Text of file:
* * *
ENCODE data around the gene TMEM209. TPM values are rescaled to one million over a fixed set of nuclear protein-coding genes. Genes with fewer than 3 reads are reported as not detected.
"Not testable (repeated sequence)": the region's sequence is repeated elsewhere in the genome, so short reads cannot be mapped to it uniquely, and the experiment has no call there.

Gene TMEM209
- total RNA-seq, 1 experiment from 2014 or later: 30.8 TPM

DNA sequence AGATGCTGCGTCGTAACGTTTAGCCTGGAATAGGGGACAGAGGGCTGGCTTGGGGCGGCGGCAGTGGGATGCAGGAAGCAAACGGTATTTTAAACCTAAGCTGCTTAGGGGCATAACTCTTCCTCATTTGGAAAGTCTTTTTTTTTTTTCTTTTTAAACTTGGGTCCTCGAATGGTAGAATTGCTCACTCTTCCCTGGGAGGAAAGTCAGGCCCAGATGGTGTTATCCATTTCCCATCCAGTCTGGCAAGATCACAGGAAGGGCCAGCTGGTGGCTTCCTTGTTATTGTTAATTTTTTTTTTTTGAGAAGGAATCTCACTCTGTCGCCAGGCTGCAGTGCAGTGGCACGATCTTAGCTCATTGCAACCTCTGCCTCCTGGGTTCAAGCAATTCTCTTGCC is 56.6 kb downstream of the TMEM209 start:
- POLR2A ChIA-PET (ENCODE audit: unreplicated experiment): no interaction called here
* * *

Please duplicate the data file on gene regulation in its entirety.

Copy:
ENCODE data around the gene TMEM209. TPM values are rescaled to one million over a fixed set of nuclear protein-coding genes. Genes with fewer than 3 reads are reported as not detected.
"Not testable (repeated sequence)": the region's sequence is repeated elsewhere in the genome, so short reads cannot be mapped to it uniquely, and the experiment has no call there.

Gene TMEM209
- total RNA-seq, 1 experiment from 2014 or later: 30.8 TPM

DNA sequence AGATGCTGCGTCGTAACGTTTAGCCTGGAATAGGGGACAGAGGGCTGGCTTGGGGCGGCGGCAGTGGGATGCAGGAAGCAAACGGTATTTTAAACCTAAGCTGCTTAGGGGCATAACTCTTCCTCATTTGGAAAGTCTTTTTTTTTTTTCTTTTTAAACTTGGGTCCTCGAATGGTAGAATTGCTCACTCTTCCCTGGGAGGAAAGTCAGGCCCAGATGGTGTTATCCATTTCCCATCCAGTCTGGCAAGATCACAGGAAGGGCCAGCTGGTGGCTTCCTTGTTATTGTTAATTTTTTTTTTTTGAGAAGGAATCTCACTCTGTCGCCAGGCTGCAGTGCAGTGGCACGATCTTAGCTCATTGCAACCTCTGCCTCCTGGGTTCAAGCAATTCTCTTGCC is 56.6 kb downstream of the TMEM209 start:
- POLR2A ChIA-PET (ENCODE audit: unreplicated experiment): no interaction called here